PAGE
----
Making super contributions once you reach age 67 is more difficult as you need to meet the requirements of a work test. Here’s a simple guide to understanding the rules and how they affect you.
From 1 July, the annual amount you can contribute to super will rise. If you are planning to make a large non-concessional contribution, it pays to think about timing.
It would be a waste if the Friday’s mammoth Retirement Income Review was remembered only for its finding that increases in employers compulsory superannuation contributions come at the expense of wages.
The government’s much-anticipated Retirement Income Review has found that increases in employer’s compulsory superannuation contributions are financed by reductions in workers’ wage growth.
The Superannuation Guarantee (SG) contributions made by your employer into your super account are the foundation of a successful retirement. So it’s worth understanding the SG rules and how they work.
Once you’re in retirement, making super contributions gets a lot trickier. But it’s not impossible if you understand the rules and are willing to use different types of contributions.
Exceeding your annual super contributions cap can leave you with a big tax bill. So here’s a simple explainer of the process you’re likely to face.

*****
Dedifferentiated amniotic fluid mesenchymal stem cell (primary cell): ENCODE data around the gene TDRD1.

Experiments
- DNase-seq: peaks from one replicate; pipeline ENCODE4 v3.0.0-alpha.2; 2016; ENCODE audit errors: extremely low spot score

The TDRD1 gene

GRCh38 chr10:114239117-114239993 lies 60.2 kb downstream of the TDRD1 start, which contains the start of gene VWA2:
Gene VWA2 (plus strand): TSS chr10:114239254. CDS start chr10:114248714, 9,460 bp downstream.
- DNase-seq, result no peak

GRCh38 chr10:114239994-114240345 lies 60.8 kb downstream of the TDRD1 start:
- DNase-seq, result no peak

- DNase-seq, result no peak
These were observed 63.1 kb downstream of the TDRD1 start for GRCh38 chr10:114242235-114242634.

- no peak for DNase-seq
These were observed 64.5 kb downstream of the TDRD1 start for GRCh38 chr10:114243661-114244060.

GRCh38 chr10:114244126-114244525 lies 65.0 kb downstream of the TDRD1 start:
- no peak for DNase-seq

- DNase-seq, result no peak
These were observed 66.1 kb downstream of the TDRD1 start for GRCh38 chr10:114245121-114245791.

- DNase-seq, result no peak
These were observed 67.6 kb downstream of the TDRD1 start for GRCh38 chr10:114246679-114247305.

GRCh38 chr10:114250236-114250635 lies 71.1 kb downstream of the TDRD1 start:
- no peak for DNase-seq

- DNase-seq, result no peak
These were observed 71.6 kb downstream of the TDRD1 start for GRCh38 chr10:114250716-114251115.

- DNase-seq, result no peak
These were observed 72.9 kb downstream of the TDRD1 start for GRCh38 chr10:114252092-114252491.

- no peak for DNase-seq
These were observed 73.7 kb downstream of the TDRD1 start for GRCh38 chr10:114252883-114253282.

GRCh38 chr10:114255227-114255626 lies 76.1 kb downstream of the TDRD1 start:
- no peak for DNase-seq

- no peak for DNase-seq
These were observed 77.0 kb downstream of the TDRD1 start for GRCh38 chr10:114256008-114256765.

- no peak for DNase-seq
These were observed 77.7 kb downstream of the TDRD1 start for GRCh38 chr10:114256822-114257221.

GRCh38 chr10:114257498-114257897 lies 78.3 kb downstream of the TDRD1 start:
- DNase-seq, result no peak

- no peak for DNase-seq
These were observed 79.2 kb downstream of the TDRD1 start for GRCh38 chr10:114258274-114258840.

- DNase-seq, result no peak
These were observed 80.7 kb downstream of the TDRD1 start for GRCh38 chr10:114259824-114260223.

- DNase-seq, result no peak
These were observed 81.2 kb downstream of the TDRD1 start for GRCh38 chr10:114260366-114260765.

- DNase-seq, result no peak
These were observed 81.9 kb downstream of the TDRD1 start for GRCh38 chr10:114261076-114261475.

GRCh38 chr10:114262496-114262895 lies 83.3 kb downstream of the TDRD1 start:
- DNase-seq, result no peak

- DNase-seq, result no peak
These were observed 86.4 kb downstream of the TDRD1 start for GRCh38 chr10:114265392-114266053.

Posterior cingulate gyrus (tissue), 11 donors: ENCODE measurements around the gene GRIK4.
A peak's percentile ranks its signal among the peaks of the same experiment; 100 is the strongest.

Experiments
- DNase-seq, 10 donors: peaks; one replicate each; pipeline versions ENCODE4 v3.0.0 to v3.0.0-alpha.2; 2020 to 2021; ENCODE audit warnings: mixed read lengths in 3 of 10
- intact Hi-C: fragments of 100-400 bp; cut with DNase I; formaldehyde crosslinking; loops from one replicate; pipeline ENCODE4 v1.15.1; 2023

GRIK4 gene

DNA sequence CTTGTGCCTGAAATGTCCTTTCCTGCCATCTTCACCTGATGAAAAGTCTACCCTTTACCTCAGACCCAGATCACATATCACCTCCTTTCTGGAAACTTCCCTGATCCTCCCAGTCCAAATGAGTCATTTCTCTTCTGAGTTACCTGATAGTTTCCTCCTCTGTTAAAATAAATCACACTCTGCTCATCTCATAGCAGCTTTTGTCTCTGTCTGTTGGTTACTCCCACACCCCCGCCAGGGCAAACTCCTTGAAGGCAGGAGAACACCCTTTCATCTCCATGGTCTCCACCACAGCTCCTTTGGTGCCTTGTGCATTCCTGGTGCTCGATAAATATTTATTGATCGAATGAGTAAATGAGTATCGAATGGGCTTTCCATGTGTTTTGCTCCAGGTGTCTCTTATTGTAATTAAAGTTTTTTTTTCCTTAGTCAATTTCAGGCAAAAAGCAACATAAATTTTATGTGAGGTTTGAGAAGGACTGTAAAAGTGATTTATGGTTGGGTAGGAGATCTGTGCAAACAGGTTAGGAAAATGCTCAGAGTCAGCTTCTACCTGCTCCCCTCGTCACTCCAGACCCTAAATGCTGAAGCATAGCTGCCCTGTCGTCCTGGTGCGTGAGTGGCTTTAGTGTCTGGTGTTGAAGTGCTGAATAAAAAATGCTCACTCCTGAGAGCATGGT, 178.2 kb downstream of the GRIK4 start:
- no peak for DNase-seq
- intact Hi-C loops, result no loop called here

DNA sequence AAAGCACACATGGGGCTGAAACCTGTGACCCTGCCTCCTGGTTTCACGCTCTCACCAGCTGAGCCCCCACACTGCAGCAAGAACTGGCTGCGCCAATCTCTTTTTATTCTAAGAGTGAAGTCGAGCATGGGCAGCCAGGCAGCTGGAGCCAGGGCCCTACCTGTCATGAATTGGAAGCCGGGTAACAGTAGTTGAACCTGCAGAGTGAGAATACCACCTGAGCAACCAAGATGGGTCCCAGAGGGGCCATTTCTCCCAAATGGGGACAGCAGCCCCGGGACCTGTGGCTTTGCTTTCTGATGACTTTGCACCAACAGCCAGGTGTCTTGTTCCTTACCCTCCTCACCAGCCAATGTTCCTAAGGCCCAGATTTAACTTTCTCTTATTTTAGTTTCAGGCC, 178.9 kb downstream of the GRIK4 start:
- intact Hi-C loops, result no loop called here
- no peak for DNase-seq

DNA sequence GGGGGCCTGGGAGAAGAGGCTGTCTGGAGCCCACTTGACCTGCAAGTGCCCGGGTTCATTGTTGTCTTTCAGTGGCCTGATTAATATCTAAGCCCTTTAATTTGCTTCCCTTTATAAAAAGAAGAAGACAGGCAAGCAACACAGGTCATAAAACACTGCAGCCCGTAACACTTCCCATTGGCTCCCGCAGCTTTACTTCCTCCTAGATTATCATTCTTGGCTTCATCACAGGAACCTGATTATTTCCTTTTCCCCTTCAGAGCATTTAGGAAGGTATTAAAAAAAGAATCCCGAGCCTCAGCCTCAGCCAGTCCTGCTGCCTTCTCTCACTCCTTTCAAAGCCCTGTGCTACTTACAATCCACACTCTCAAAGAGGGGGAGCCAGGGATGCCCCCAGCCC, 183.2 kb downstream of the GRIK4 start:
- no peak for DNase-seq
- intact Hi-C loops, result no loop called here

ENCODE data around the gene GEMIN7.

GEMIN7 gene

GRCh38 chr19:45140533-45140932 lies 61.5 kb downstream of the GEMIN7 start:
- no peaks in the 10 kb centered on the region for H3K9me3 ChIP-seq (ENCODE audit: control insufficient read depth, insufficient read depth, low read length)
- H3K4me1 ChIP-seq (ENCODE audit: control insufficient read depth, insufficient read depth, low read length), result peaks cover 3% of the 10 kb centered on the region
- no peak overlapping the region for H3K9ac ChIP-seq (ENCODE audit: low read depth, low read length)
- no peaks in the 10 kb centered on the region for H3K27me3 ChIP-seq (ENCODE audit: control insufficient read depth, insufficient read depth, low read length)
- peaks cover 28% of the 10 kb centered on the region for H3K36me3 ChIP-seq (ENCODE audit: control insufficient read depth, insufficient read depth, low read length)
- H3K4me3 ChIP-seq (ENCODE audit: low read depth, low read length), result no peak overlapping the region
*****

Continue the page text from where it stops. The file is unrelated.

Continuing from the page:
Once you get to your late 60s, the rules change when it comes to making personal contributions into your super account. Here’s a simple guide to who is eligible and who’s not.
While your employer is making regular Super Guarantee contributions into your super account, you can boost your account balance by using after-tax money to make non-concessional contributions.
Concessional contributions are the most common type of super contribution, but many people don’t understand what they are or what is their annual limit, so here’s our simple guide.
Finding extra dollars to put into your super account can be difficult, so receiving a $500 payment from the government can be a welcome boost for your retirement savings.
Having a total super balance of $1.6 million can create real problems. If you want to add more to your super account, here’s four strategies to consider.
Making a tax-deductible super contribution can be a great way to boost your retirement savings. Find out whether they could be the right strategy for you.
Building a sizeable retirement nest egg can take some effort, but a recent study by Roy Morgan found only 18% of employees with super currently have more than the compulsory 9.5% of their salary or wages going into their super fund account.
We look at two strategies that can help boost your SMSF and reduce your taxable income.